Checkpoints are everywhere in Syria, on every street corner and at the entrance to every alley and neighborhood.
Some are manned by the regular army, while others belong to the Syrian security services or their militias. At the checkpoints there are always a number of soldiers, sand barriers and cement bags, banners and photos of their leader. A distance that used to take minutes to travel noe requires the whole day.
On the way to the center of Damascus, long before the bus, loaded with passengers, arrives at the checkpoint, the driver alerts us: “Guys! Prepare your identity cards for inspection please!”
‘The identity cards are ready for inspection, Madam Crisis,” I tell myself.
The inspecting soldier, with his military uniform and his gun seems to be saying: “I am ready to implement all the orders I receive.”
On the other side of the road a banner hangs over the sand bags bearing a picture of the President, under which the words are written: “If not for the fear of God, I would worship you Bashar, although you are human being.”
With a voiced tinged with fear, the driver greets the soldier, saying: “Peace be upon you.”
The soldier chides the driver, as if defending his accidental authority as prestige, and shouts in his face: “Who told you that I need your greeting? Keep your salutation for yourself, I don’t want it. Now hurry up and give me the identity cards.”
People in the bus exchange glances showing a range of different responses. Their features reveal their attitudes towards the behavior of the soldier. Disapproval dominates, but is masked behind complicit yellow smiles.
The soldier collects the identity cards, checking them over with glinting eyes. He stops at one of the cards and asks: “Who is Abdul Jabbar?”
A young men replies with a firm voice from behind me: “Me"
In haughty tones, the soldier tells him: “Are you from Khan Sheikhun?”
“Yes,” the man replies.
The soldier asks: “Why are you here?”
The face of the young man turns red as he answers: “I’m displaced.”
“The terrorist gangs destroyed your home, right?” the soldier asks.
The young man stays silent.
The soldier asks another man: “This photo on your identity card doesn’t look like you, why?”
The man tells him that the photo was taken five years ago.
The soldier tells him he seems even older.
“Yes, in the last two years we became many years older than we really are,” the man replies.
The soldier throws the card in the face of the man, who catches it at the last moment.
When he has finished checking all the cards, the soldier nods and indicates to the driver to move on: “Go! And I wish you all could not go back to your homes."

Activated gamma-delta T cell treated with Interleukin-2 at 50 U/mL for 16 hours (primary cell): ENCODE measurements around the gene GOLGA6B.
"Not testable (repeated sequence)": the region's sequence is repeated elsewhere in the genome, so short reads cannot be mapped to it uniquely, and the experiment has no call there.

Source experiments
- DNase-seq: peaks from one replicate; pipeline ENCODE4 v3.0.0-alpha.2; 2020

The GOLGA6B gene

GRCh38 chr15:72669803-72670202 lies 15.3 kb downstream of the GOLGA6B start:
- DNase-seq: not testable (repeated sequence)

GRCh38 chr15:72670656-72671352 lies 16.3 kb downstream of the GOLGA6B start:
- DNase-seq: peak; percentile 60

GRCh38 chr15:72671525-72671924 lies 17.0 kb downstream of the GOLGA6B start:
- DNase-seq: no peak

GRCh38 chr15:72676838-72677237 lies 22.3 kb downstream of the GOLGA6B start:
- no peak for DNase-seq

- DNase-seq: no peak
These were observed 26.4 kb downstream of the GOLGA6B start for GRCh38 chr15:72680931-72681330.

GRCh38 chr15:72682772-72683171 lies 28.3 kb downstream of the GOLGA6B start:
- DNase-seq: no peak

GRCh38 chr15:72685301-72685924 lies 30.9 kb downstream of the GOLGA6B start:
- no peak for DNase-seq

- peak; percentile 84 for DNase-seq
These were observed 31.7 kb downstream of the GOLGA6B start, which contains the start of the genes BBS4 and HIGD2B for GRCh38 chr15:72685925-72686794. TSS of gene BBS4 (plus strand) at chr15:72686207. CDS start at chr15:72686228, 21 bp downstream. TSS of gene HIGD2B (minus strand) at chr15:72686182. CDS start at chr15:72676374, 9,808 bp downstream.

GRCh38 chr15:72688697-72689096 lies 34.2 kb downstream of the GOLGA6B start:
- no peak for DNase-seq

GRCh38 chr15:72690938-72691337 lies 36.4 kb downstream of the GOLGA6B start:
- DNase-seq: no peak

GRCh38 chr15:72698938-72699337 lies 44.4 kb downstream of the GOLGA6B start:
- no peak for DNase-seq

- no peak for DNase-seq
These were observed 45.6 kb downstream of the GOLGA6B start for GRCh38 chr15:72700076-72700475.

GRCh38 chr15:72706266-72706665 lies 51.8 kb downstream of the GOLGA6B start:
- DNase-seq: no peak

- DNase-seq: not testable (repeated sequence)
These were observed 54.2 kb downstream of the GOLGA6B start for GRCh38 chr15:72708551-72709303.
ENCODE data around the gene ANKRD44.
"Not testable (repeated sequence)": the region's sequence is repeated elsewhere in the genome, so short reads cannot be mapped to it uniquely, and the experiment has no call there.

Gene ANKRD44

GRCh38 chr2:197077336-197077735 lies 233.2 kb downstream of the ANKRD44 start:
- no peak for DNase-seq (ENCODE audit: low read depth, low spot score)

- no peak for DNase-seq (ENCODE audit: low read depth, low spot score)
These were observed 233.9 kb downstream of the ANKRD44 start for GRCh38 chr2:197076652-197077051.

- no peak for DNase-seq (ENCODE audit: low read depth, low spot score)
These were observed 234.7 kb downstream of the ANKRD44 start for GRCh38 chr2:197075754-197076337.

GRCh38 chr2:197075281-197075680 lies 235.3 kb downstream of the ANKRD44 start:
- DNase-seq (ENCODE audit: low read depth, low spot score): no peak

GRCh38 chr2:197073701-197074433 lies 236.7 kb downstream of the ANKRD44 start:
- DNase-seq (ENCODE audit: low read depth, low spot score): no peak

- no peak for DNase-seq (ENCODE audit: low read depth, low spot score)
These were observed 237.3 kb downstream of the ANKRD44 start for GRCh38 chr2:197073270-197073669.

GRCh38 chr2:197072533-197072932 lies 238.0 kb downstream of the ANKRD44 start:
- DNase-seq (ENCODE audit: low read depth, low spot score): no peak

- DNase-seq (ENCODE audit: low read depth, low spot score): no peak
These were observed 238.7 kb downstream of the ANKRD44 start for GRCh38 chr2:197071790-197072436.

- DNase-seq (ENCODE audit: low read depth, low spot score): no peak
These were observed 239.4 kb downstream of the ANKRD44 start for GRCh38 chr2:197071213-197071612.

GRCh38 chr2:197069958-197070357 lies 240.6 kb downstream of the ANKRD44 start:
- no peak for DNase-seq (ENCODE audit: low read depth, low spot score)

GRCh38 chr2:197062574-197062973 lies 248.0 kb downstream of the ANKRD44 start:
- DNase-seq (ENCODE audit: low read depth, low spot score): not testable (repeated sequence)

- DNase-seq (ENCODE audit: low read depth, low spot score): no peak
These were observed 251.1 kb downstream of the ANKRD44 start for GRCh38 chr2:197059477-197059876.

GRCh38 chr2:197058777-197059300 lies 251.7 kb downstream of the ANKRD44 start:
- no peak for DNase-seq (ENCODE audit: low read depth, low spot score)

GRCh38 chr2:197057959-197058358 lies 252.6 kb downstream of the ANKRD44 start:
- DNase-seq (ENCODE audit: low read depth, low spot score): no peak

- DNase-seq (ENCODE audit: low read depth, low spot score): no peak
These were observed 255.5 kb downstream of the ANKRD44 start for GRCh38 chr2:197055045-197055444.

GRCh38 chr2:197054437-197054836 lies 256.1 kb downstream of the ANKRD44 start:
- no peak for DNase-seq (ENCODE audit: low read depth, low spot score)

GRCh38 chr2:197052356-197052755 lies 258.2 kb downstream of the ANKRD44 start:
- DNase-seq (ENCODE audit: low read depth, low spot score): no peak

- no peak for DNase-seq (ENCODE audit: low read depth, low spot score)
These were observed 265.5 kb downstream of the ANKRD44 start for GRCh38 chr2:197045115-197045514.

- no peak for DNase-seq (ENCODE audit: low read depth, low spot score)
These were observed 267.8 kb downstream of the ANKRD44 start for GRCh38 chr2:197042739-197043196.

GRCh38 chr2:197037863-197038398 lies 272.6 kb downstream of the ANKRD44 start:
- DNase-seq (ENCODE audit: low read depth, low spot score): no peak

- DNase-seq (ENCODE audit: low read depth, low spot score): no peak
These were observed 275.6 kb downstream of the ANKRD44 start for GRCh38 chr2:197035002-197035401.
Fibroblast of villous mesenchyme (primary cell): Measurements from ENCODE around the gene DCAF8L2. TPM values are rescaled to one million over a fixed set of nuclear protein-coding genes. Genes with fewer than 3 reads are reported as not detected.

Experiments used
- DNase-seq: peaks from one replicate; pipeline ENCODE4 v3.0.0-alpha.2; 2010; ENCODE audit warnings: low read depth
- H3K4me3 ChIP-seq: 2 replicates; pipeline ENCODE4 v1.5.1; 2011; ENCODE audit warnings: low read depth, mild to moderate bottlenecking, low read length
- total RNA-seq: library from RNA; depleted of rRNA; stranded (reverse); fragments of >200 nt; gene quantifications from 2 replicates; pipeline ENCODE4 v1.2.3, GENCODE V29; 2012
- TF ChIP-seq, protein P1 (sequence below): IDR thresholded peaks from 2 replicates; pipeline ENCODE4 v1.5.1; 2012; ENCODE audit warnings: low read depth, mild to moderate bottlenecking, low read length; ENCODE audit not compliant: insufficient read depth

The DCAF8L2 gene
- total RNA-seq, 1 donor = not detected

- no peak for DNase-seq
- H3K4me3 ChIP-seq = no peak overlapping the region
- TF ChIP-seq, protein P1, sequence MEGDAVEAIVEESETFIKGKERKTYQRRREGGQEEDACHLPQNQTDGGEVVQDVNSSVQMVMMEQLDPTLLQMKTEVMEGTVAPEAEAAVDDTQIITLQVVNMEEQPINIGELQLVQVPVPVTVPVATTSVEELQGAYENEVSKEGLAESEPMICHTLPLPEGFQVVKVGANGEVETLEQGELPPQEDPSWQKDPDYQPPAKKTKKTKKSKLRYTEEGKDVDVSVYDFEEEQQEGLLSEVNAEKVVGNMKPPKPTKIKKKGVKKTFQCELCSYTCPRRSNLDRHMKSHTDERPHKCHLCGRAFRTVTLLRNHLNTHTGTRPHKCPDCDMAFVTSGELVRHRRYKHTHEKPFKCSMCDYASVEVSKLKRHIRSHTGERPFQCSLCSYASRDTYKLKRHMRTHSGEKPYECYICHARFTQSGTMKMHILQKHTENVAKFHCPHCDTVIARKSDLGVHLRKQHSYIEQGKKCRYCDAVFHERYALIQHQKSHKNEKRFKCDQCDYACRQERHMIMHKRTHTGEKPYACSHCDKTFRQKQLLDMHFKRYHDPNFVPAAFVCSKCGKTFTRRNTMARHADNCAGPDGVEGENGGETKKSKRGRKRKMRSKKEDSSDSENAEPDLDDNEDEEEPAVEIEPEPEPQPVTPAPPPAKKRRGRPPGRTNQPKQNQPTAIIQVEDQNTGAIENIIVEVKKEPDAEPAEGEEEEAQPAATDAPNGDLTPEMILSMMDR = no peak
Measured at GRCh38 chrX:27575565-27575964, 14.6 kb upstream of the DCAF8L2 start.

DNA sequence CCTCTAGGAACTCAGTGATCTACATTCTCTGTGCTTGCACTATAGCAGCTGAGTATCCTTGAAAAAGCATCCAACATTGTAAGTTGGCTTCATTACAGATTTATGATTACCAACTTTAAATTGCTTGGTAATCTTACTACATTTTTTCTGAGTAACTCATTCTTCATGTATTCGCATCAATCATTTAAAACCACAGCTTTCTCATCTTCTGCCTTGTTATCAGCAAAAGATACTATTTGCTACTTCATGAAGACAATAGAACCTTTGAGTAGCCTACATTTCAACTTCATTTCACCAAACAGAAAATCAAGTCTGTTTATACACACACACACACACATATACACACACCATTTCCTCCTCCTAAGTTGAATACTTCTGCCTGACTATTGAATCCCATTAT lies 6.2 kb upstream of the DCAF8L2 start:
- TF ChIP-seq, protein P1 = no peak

The bus rolls on, and the passengers watch the river Barada that flows silently, defying nature in this time of year, out of the windows. Before long, we have reached another checkpoint and the driver alerts us again: “Guys! Prepare your identity cards, please.”
The soldier leaves his gun on one of the cement bags that supports another banner glorifying the leader.
He gets on the bus armed with a warm smile and greets the passengers: “Peace be upon you!” Some of the passengers reply cautiously, while others watch him silently.
While the soldier is collecting the identity cards checking them separately, he inadvertently steps on the foot of one of the young men crowded beside him. “I’m so sorry. Forgive me, please, dear,” he apologizes.
“Don’t worry… nothing happened” the man who was trod on replies.
The soldier finishes checking all the ID cards, but one of them attracts his attention. He asks its owner: “Are you from Homs?”
The young man, whose cheeks seem a little pale and his gentle features show a sad pride, replies that he is. The soldier bows his head and keeps silent.
As the soldier returns each of the cards, he tells each person: “Here you are dear.” Then he gets down from the bus saying: “Go. May God bless you with health and may he protect you."
All the passengers reply, shouting: “May God bless you with wellness. May He protect you!”
The bus continues its journey to the center of the crisis, passing many other checkpoints. At one, the soldiers remove one of the passengers, tie him and cover his eyes with a blindfold, ordering the other passengers to keep silent and close their eyes.
The bus leaves the checkpoint again, and the passengers watch columns of smoke rise in to the sky on the horizon and a flock of scared swallows fly across the sky.
Translated and edited by The Syrian Observer